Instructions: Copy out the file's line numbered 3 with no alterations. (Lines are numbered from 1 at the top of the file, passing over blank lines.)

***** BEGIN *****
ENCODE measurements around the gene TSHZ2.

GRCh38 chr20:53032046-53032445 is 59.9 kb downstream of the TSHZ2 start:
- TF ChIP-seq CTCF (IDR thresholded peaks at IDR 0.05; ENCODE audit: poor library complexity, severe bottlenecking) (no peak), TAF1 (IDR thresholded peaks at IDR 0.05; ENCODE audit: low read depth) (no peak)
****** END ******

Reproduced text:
- TF ChIP-seq CTCF (IDR thresholded peaks at IDR 0.05; ENCODE audit: poor library complexity, severe bottlenecking) (no peak), TAF1 (IDR thresholded peaks at IDR 0.05; ENCODE audit: low read depth) (no peak)